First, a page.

Originally proposed by Gerbner & Gross (1976 – Living with television: The violence profile. Journal of Communication, 26, 76.) Cultivation theory states that high frequency viewers of television are more susceptible to media messages and the belief that they are real and valid. Heavy viewers are exposed to more violence and therefore are effected by the Mean World Syndrome, the belief that the world is a far worse and dangerous place then it actually is.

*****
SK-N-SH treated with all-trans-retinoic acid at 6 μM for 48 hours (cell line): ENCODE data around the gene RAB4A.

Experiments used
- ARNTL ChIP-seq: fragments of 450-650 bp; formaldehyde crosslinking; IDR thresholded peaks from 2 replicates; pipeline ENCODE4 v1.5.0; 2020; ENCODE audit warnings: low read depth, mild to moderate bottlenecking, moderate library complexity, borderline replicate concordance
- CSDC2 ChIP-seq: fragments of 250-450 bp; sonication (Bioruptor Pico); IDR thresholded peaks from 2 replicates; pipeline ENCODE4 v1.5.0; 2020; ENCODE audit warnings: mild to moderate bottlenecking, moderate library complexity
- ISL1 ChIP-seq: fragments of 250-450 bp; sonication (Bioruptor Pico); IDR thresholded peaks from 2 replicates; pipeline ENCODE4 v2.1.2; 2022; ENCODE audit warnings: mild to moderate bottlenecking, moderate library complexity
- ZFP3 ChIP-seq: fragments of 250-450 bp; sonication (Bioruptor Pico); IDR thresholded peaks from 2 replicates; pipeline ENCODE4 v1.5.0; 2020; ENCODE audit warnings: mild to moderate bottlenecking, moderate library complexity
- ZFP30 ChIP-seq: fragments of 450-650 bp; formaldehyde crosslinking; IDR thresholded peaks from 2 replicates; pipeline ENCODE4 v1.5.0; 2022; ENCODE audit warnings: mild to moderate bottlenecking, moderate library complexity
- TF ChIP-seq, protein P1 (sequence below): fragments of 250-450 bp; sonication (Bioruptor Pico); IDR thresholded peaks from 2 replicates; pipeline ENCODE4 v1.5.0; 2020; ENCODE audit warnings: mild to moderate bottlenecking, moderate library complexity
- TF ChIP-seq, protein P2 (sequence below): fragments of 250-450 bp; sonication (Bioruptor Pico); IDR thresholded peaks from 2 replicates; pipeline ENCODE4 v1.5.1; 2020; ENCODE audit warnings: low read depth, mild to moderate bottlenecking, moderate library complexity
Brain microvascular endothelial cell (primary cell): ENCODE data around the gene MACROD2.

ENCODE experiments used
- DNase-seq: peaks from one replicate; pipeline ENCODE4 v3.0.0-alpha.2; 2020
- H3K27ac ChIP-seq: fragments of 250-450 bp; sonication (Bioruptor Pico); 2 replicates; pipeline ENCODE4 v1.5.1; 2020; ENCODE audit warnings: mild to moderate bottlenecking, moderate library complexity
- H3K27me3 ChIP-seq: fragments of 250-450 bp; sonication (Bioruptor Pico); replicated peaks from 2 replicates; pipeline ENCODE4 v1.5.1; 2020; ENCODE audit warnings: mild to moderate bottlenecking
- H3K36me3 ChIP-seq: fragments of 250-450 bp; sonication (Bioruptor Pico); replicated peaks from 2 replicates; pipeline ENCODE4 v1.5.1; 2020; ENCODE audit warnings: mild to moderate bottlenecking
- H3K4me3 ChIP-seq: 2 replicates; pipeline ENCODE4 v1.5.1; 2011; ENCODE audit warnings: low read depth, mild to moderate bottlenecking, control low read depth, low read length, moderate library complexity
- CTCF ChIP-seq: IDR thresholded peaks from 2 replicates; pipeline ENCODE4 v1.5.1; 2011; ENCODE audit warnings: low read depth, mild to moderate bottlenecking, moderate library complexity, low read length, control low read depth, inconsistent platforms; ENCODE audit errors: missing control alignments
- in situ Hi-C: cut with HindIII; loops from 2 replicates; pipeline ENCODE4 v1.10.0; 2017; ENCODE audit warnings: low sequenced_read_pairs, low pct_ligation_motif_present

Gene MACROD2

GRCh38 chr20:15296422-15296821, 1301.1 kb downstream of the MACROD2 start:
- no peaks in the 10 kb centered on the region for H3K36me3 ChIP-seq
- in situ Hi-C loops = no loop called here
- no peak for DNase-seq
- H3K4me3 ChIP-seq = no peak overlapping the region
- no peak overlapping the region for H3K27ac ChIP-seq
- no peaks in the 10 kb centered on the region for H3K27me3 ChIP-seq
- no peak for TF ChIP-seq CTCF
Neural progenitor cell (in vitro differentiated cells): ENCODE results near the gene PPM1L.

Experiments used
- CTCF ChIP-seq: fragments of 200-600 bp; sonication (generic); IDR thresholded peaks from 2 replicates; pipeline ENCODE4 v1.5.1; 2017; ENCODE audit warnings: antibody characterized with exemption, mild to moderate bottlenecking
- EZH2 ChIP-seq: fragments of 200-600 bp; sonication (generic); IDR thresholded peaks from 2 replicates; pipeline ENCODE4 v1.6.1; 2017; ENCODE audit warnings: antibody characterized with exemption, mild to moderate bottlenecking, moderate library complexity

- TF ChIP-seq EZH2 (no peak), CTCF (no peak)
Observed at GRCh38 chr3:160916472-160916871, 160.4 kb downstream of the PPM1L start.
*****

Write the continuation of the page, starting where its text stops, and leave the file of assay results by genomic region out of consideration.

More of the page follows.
According to the article the heavy viewing of television is creating a homogeneous and fearful populace. If one were to count the number of studies done on TV violence and its effect on viewers you would be reading articles when the Republicans take back the White House and long after. It is by far one of the most studied topics in mass comm research. Why you ask? Because it is one of the most hot button issues within society. And guess what they have learned? That results are inconclusive. Apparently with more information comes less clarity. No one really knows how or even if violence on TV or in film negatively or positively affects its views. They think they know, but you’ll get different answers depending on who you talk to.